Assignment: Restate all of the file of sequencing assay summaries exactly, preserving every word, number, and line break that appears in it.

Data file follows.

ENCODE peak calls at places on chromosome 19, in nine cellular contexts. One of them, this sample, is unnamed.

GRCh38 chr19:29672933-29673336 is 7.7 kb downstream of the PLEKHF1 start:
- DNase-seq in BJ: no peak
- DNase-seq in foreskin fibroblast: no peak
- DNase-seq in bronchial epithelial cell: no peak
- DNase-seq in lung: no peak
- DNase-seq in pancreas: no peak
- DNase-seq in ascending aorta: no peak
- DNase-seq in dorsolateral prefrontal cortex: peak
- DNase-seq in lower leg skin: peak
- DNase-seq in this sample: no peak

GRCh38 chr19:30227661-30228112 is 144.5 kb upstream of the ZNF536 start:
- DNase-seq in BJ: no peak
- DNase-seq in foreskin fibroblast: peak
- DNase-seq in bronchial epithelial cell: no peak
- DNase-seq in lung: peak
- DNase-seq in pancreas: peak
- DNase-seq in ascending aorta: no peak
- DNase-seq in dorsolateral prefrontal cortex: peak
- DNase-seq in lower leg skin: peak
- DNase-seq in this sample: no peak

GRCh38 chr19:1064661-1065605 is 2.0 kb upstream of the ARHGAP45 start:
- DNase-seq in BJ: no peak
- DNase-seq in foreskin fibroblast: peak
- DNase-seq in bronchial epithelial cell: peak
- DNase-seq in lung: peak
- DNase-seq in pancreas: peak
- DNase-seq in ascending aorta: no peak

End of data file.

ENCODE peak calls at places on chromosome 19, in nine cellular contexts. One of them, this sample, is unnamed.

GRCh38 chr19:29672933-29673336 is 7.7 kb downstream of the PLEKHF1 start:
- DNase-seq in BJ: no peak
- DNase-seq in foreskin fibroblast: no peak
- DNase-seq in bronchial epithelial cell: no peak
- DNase-seq in lung: no peak
- DNase-seq in pancreas: no peak
- DNase-seq in ascending aorta: no peak
- DNase-seq in dorsolateral prefrontal cortex: peak
- DNase-seq in lower leg skin: peak
- DNase-seq in this sample: no peak

GRCh38 chr19:30227661-30228112 is 144.5 kb upstream of the ZNF536 start:
- DNase-seq in BJ: no peak
- DNase-seq in foreskin fibroblast: peak
- DNase-seq in bronchial epithelial cell: no peak
- DNase-seq in lung: peak
- DNase-seq in pancreas: peak
- DNase-seq in ascending aorta: no peak
- DNase-seq in dorsolateral prefrontal cortex: peak
- DNase-seq in lower leg skin: peak
- DNase-seq in this sample: no peak

GRCh38 chr19:1064661-1065605 is 2.0 kb upstream of the ARHGAP45 start:
- DNase-seq in BJ: no peak
- DNase-seq in foreskin fibroblast: peak
- DNase-seq in bronchial epithelial cell: peak
- DNase-seq in lung: peak
- DNase-seq in pancreas: peak
- DNase-seq in ascending aorta: no peak